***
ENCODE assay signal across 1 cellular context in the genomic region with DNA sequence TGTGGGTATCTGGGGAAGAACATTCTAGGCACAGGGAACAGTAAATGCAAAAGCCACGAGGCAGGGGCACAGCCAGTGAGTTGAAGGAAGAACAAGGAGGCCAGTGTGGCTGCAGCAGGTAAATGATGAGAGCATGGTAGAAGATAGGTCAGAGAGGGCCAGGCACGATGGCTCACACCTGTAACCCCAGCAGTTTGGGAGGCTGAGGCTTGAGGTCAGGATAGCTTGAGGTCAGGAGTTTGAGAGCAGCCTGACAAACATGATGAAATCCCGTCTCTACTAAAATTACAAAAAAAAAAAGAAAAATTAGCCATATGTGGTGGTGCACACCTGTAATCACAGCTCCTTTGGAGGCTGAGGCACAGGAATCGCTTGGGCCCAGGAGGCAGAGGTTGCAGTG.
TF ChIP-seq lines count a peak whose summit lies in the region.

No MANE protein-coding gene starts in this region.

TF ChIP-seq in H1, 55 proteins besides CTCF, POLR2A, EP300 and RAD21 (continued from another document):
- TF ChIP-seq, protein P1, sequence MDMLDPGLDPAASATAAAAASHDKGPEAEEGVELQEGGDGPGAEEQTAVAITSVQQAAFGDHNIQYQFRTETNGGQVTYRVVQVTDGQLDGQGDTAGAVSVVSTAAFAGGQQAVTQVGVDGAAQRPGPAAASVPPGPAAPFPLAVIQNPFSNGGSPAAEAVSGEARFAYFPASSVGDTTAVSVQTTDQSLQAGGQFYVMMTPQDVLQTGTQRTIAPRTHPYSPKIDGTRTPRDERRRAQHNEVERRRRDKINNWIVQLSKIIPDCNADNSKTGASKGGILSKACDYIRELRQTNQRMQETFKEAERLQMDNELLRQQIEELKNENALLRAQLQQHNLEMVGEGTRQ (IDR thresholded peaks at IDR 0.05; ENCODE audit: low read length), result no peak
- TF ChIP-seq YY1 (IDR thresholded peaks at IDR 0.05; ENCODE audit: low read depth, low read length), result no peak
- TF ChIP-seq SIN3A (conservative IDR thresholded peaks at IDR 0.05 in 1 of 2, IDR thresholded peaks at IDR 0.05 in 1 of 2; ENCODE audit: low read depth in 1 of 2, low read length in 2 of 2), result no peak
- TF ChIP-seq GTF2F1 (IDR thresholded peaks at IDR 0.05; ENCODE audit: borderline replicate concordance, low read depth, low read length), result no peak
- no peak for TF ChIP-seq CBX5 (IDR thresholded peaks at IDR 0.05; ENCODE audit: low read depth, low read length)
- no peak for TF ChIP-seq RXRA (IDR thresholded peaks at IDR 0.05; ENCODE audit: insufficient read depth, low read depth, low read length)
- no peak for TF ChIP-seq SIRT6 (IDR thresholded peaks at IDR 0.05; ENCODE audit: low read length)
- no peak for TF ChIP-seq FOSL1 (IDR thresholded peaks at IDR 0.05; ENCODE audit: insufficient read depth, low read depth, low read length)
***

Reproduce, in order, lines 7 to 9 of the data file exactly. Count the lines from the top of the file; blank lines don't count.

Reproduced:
- TF ChIP-seq SIN3A (conservative IDR thresholded peaks at IDR 0.05 in 1 of 2, IDR thresholded peaks at IDR 0.05 in 1 of 2; ENCODE audit: low read depth in 1 of 2, low read length in 2 of 2), result no peak
- TF ChIP-seq GTF2F1 (IDR thresholded peaks at IDR 0.05; ENCODE audit: borderline replicate concordance, low read depth, low read length), result no peak
- no peak for TF ChIP-seq CBX5 (IDR thresholded peaks at IDR 0.05; ENCODE audit: low read depth, low read length)